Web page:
The Chamber of Commerce of Metropolitan Montreal

How to be agile without getting bogged down in the details


Part 6: Three lessons for understanding agile methodology and applying it well

With digital transformation, you must constantly react to change. To help people adapt, a new methodology was introduced: agile. While this term is thrown around a lot today, putting it into practice isn’t so easy, mainly because it’s not well understood. In business, what exactly does it mean to be agile?

To help answer this question, insights were shared during a round-table discussion amongst three of Sid Lee’s digital experts: Éric Briand, Vice-President, Digital Solutions and Partnerships; Caroline Royer, Product Manager; and Jean-François Lavigne, UX Director.

The talk was moderated by Sid Lee copywriter Mathieu Rolland.

Lesson 1: Agility isn’t just a buzzword, it’s a practical approach to work.

MR: Can you explain what agility is in simple terms?

JFL: First and foremost, it’s a way of structuring work. Agility splits up the traditional methodology, often called “waterfall.” The waterfall model divides work into long phases: several months of conception, several months of production and approval steps that are very spaced out. Under the agile method, there are a lot more phases and they’re scheduled closer together. Teams meet up regularly to ensure that the project is on track.

CR: Agility is based more on people and their interactions than processes and tools. All team members need to take an active part in the project. The goal is to be hyper-transparent with each other so we can adjust as needed, and also be aware of how the project is progressing. And company leaders need to be available to provide feedback on how things are evolving, otherwise the whole project suffers.

EB: The main advantage of agility is quick delivery. Paradoxically, it gets you to think about products and services in the long term too. This methodology also allows you to assess the experience and functions related to a product so you can improve it—after all, nothing is perfect the first time. The iPhone is a good example to illustrate how this works. At first, they wanted to make a phone equipped with a computer. Once the first model was released, they set new priorities, which led to them improving the phone, and so on. Even today, the iPhone remains in constant evolution.

Lesson 2: With agility, you’ll never fall behind.

MR: What are the advantages of agility for a company?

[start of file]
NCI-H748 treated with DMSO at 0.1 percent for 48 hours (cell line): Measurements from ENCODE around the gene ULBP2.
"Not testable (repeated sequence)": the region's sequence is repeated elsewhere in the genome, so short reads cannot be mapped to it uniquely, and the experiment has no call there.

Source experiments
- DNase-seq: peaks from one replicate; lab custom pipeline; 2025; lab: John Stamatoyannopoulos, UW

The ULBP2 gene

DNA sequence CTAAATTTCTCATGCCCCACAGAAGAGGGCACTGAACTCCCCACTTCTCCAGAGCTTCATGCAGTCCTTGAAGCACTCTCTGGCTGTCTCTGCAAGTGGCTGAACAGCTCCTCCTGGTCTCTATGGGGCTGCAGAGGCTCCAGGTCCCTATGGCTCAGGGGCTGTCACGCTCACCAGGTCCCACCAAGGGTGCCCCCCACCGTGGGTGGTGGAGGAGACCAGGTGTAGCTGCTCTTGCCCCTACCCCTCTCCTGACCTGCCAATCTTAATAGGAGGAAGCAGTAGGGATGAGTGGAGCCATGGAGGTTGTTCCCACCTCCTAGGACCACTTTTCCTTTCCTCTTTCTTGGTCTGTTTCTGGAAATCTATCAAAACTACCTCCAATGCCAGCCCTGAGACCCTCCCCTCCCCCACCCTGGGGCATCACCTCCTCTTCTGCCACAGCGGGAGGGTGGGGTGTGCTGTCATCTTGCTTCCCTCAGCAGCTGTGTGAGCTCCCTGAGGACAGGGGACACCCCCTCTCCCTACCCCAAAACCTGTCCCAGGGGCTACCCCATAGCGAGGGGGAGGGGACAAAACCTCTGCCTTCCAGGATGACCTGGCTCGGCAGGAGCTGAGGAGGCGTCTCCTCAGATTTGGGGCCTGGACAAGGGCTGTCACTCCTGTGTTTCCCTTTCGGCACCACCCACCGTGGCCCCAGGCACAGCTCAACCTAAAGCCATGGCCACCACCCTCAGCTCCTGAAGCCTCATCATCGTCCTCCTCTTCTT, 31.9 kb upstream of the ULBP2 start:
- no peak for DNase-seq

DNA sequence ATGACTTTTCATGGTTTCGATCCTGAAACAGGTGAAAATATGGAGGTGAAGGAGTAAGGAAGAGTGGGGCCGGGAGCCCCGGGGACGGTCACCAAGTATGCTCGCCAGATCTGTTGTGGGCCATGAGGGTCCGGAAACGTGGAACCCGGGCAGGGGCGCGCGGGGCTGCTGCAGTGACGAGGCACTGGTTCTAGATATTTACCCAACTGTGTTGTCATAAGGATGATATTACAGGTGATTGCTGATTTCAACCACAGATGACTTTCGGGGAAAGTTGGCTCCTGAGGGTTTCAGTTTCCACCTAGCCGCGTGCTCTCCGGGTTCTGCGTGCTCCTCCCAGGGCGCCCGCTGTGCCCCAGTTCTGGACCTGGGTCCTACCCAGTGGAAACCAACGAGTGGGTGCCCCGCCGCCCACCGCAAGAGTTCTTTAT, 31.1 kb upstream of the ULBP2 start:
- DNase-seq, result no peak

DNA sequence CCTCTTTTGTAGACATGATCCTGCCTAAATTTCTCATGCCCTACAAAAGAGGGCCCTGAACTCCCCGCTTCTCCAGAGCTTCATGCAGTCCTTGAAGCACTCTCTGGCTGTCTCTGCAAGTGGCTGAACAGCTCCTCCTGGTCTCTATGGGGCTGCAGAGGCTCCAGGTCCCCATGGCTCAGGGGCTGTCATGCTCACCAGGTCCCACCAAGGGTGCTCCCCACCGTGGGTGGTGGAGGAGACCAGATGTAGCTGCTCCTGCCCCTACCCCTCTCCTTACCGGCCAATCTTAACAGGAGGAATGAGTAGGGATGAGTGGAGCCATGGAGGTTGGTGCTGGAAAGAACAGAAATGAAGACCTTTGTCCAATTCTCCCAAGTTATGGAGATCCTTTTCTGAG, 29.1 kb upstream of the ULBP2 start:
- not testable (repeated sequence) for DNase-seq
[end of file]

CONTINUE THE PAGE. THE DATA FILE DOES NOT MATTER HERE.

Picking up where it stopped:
JFL: It allows you to test things on a smaller scale and get feedback from consumers, either retroactively or by analyzing collected behavioural data, and make adjustments accordingly. You detect problems a lot quicker. That’s why agility is relevant in the digital age.

EB: If you’re constantly reacting and adjusting, you can’t fall behind industry trends. You’ll avoid playing catch-up with your own business needs too. A company’s website may not matter much today, but it might in six months or in a year or two.

CR: We communicate regularly, and our opinions aren’t just listened to—they’re essential. That’s very motivating, and the process feels collaborative. For example, we’ve used war rooms with many clients to facilitate agility. These are temporary rooms where the whole team works together. For large-scale projects, not only was the work delivered on time, it was on budget.

Lesson 3: Agility requires everyone to be involved.

MR: How can a company apply agility properly?

EB: Agile methodology terminology—lean, scrum, design thinking, stakeholder and so on—can be intimidating. To make sense of it all, if you’re not working with an agency, find someone internal who has the knowledge and experience to establish a model that fits your needs.

JFL: It’s important to manage everyone’s time well in order to maximize their efforts. People often say that the agile methodology requires a lot of meetings. But if each meeting is well organized, if the right people are present and if everyone respects the process and does their work, it works really well. If two people have something to discuss, they don’t need to do it in a 20-person meeting. And try stand-up meetings. You’re not there to chit-chat. The goal is to update the whole team so you can prioritize what needs to get done for the day.

CR: I use a stopwatch during meetings. If we’re on one issue for more than five minutes, that means a couple of people should have talked to each other beforehand. So we move on to the next thing, and we’ll come back to the question during the next meeting once the issue is clarified. So my meetings are pretty efficient!

JFL: Reconsider your work space too. I used to work for a company that completely reconfigured their office specifically for the purposes of agile methodology. Areas were divided by groups and we could write on all the walls! On top of that, everyone was trained in the method.

EB: Finally, I can’t stress this enough: Product owners—the company leaders—must be present and available on a regular basis. Get out of your office and get your hands dirty!

The opinions expressed in this post are those of the author and do not necessarily reflect those of the Chamber of Commerce of Metropolitan Montreal. As a result, the Chamber cannot be held responsible for published content.

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